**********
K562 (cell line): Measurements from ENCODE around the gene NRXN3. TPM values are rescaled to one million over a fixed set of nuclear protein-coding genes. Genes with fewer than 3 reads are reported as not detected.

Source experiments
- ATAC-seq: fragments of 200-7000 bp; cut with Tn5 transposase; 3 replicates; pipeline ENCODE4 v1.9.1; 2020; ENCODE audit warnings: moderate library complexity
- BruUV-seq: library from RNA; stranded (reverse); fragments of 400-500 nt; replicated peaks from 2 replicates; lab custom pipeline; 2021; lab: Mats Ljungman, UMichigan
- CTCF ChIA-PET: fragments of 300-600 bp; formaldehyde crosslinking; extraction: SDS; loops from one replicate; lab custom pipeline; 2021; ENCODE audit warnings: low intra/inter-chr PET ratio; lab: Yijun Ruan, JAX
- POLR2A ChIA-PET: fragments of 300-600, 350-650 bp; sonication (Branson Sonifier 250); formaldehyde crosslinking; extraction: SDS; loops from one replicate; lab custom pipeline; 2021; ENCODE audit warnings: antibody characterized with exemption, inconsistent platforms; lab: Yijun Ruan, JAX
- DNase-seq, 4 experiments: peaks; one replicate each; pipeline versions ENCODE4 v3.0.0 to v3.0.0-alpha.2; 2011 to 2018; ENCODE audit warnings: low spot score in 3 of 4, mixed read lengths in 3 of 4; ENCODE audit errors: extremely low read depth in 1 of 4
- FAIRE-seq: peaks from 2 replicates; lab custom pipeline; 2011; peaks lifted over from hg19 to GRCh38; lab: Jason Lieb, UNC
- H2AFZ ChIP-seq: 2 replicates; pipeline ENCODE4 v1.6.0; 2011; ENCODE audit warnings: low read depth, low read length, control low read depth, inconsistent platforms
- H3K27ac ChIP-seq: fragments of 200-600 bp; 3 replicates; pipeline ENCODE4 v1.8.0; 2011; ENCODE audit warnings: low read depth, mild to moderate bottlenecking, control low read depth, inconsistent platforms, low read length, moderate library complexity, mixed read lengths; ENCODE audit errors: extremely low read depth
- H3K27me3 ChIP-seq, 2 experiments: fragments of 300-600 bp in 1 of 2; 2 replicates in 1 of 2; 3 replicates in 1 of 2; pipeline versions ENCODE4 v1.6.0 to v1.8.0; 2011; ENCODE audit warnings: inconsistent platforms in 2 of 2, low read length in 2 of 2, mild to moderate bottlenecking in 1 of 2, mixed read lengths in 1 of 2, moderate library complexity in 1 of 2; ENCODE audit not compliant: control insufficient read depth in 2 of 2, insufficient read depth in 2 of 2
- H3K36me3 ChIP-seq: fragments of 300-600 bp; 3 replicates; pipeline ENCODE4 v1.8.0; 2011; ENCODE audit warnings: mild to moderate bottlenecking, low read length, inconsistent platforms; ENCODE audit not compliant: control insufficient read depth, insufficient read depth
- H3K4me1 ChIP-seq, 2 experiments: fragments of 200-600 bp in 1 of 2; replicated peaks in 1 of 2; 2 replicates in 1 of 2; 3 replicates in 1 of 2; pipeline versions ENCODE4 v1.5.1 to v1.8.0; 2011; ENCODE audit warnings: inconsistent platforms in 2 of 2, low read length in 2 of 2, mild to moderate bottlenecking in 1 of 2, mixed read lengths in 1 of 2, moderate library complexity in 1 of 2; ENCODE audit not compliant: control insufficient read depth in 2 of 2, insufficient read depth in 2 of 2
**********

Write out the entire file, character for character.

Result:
K562 (cell line): Measurements from ENCODE around the gene NRXN3. TPM values are rescaled to one million over a fixed set of nuclear protein-coding genes. Genes with fewer than 3 reads are reported as not detected.

Source experiments
- ATAC-seq: fragments of 200-7000 bp; cut with Tn5 transposase; 3 replicates; pipeline ENCODE4 v1.9.1; 2020; ENCODE audit warnings: moderate library complexity
- BruUV-seq: library from RNA; stranded (reverse); fragments of 400-500 nt; replicated peaks from 2 replicates; lab custom pipeline; 2021; lab: Mats Ljungman, UMichigan
- CTCF ChIA-PET: fragments of 300-600 bp; formaldehyde crosslinking; extraction: SDS; loops from one replicate; lab custom pipeline; 2021; ENCODE audit warnings: low intra/inter-chr PET ratio; lab: Yijun Ruan, JAX
- POLR2A ChIA-PET: fragments of 300-600, 350-650 bp; sonication (Branson Sonifier 250); formaldehyde crosslinking; extraction: SDS; loops from one replicate; lab custom pipeline; 2021; ENCODE audit warnings: antibody characterized with exemption, inconsistent platforms; lab: Yijun Ruan, JAX
- DNase-seq, 4 experiments: peaks; one replicate each; pipeline versions ENCODE4 v3.0.0 to v3.0.0-alpha.2; 2011 to 2018; ENCODE audit warnings: low spot score in 3 of 4, mixed read lengths in 3 of 4; ENCODE audit errors: extremely low read depth in 1 of 4
- FAIRE-seq: peaks from 2 replicates; lab custom pipeline; 2011; peaks lifted over from hg19 to GRCh38; lab: Jason Lieb, UNC
- H2AFZ ChIP-seq: 2 replicates; pipeline ENCODE4 v1.6.0; 2011; ENCODE audit warnings: low read depth, low read length, control low read depth, inconsistent platforms
- H3K27ac ChIP-seq: fragments of 200-600 bp; 3 replicates; pipeline ENCODE4 v1.8.0; 2011; ENCODE audit warnings: low read depth, mild to moderate bottlenecking, control low read depth, inconsistent platforms, low read length, moderate library complexity, mixed read lengths; ENCODE audit errors: extremely low read depth
- H3K27me3 ChIP-seq, 2 experiments: fragments of 300-600 bp in 1 of 2; 2 replicates in 1 of 2; 3 replicates in 1 of 2; pipeline versions ENCODE4 v1.6.0 to v1.8.0; 2011; ENCODE audit warnings: inconsistent platforms in 2 of 2, low read length in 2 of 2, mild to moderate bottlenecking in 1 of 2, mixed read lengths in 1 of 2, moderate library complexity in 1 of 2; ENCODE audit not compliant: control insufficient read depth in 2 of 2, insufficient read depth in 2 of 2
- H3K36me3 ChIP-seq: fragments of 300-600 bp; 3 replicates; pipeline ENCODE4 v1.8.0; 2011; ENCODE audit warnings: mild to moderate bottlenecking, low read length, inconsistent platforms; ENCODE audit not compliant: control insufficient read depth, insufficient read depth
- H3K4me1 ChIP-seq, 2 experiments: fragments of 200-600 bp in 1 of 2; replicated peaks in 1 of 2; 2 replicates in 1 of 2; 3 replicates in 1 of 2; pipeline versions ENCODE4 v1.5.1 to v1.8.0; 2011; ENCODE audit warnings: inconsistent platforms in 2 of 2, low read length in 2 of 2, mild to moderate bottlenecking in 1 of 2, mixed read lengths in 1 of 2, moderate library complexity in 1 of 2; ENCODE audit not compliant: control insufficient read depth in 2 of 2, insufficient read depth in 2 of 2